Traditionally rainfall has been measure by low tech rain gauges that simply measure the height of rainfall in a certain area. But these need to be manually placed across a large area and individually read. Because of these requirements, the number of in-place rain guages has been rapidly falling in recent years. Other methods include using radar absorption but mobile phone signal has the significant advantage in that it’s much more widespread across most countries.
Using mobile phone radio waves was first tried out in 2006. Scientists from the University of Tel Aviv published in renowned journal Science claiming that their technique proved to be more accurate that measurements used by normal weather services. They found that rain is particularly good at weakening the strength of electromagnetic waves meaning it’s perfect for being measured by mobile signal strength. Usually mobile phone masts already use this information to automatically boost signal strength when they notice rainfall or other causes has produced a drop in coverage.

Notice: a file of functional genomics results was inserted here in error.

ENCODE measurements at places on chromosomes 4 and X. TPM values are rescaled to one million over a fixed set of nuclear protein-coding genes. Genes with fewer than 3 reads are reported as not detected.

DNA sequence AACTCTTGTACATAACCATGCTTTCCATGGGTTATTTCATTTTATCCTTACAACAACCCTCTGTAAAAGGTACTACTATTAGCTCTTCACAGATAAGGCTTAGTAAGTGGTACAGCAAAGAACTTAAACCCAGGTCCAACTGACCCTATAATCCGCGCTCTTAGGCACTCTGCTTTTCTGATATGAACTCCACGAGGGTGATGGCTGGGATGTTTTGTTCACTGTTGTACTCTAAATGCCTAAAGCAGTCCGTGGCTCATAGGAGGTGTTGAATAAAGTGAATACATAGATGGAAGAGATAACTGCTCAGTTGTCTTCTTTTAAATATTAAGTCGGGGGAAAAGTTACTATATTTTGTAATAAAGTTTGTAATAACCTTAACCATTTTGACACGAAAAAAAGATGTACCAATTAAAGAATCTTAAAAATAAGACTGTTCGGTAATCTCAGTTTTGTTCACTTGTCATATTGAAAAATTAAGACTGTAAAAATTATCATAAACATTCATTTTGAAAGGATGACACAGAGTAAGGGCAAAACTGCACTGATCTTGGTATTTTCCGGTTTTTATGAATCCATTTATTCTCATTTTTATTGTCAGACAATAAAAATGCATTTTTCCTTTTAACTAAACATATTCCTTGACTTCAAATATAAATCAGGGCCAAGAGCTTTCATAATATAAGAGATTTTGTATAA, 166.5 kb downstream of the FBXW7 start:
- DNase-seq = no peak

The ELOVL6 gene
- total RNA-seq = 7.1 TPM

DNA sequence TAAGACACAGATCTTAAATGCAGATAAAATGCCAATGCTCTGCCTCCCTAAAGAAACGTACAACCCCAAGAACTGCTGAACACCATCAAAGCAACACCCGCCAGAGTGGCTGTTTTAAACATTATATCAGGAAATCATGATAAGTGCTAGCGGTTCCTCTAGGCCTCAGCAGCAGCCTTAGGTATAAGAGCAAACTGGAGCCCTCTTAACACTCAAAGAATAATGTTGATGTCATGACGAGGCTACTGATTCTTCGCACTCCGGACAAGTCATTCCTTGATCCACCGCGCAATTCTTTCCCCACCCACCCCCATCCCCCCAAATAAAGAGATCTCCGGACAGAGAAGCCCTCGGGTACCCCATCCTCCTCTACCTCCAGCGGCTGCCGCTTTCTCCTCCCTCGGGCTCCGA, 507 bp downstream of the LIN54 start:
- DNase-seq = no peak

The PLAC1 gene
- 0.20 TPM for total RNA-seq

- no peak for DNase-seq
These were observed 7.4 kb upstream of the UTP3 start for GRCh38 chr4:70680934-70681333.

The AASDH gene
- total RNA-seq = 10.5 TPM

The Netherlands was a perfect country to test in as although it is quite small at approximately 35,000 square kilometres, it has about 2,400 mobile phone masts linked together to provide valuable data. The test were conducted on T-Mobile’s masts over two 12 day periods and the scientists were able to generate real-time rainfall data from their readings. The novel method has proved its value and may well turn out to be even more useful in countries with a good mobile phone network but more meteorological infrastructure.